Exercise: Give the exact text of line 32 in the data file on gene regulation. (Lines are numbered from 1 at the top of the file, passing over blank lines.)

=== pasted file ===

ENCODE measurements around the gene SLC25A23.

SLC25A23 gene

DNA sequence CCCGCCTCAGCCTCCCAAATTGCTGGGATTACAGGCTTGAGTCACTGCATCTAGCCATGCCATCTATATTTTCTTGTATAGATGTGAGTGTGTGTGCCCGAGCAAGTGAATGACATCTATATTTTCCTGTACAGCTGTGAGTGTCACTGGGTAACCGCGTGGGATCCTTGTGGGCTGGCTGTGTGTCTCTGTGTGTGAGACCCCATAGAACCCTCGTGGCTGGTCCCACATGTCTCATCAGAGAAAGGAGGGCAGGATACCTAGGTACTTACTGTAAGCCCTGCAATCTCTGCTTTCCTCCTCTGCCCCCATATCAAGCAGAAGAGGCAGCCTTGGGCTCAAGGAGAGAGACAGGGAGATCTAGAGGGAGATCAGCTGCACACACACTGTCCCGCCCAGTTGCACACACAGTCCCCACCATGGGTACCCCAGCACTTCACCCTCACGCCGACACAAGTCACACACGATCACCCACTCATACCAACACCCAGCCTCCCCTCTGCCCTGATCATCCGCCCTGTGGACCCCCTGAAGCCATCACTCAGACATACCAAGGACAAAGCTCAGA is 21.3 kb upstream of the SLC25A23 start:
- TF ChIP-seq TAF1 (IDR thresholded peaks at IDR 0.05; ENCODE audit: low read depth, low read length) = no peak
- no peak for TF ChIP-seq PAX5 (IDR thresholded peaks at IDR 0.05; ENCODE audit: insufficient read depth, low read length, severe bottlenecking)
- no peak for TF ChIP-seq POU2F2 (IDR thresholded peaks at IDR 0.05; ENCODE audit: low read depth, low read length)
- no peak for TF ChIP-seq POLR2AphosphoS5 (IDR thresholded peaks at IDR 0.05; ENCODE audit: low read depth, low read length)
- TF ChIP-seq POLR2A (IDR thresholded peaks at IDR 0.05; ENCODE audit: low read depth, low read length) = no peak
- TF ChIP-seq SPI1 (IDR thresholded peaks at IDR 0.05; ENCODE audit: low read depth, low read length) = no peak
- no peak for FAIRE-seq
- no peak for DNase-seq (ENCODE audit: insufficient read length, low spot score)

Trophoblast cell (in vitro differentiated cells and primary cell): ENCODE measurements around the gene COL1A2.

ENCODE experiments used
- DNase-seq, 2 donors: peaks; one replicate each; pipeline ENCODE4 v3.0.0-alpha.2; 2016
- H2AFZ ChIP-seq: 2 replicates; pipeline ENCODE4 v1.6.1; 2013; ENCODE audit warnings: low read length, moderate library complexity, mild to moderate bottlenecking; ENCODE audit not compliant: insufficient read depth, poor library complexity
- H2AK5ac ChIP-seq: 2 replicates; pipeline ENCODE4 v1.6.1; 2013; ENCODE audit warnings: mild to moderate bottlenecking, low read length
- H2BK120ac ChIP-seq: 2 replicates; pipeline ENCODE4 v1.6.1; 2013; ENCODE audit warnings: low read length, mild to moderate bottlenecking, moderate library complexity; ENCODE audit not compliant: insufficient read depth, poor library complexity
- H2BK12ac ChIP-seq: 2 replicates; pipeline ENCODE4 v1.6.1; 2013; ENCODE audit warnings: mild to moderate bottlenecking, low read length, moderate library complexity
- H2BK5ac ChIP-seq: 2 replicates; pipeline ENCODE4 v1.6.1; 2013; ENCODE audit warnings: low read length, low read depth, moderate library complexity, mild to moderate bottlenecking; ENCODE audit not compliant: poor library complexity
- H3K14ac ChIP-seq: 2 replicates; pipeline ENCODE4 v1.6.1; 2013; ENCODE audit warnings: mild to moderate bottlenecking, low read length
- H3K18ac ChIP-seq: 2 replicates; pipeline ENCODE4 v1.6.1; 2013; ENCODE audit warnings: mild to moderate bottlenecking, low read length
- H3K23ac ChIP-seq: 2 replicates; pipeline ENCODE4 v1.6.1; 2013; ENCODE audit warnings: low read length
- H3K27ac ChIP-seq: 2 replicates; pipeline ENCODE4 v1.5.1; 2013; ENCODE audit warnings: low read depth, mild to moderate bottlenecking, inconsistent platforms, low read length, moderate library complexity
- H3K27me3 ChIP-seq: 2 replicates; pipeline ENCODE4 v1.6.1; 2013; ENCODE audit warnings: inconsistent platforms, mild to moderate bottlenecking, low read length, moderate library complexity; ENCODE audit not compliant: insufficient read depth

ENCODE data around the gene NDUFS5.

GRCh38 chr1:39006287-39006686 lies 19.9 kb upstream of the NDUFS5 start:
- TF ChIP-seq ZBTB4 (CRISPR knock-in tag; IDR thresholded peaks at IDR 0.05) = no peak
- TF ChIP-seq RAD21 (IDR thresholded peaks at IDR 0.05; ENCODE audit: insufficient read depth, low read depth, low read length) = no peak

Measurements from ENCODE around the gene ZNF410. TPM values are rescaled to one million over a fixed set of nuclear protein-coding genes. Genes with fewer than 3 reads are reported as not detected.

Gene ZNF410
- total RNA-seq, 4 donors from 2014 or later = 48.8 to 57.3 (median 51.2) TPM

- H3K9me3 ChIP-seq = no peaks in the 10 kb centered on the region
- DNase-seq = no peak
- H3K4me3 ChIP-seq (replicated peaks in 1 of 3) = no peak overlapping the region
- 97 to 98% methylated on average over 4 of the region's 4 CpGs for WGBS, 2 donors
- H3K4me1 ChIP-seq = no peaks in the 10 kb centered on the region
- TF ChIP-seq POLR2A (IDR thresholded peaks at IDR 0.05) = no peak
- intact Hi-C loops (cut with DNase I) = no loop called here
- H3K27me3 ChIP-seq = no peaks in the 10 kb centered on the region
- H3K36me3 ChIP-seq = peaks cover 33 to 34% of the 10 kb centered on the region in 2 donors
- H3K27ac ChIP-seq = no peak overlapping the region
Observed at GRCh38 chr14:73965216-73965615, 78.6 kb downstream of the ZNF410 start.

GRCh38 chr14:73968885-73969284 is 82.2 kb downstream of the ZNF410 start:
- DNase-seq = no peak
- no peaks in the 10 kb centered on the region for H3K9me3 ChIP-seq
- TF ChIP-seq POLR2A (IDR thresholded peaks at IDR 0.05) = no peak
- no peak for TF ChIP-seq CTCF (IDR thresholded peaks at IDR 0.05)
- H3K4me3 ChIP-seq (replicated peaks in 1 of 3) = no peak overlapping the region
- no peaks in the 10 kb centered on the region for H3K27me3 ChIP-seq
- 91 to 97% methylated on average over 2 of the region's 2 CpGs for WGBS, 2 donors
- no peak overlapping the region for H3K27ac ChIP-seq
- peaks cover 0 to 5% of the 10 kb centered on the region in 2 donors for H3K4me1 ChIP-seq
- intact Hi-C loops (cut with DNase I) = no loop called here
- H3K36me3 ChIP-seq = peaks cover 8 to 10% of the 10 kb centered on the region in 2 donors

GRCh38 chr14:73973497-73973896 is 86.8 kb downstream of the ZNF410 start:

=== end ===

- H3K9me3 ChIP-seq = no peaks in the 10 kb centered on the region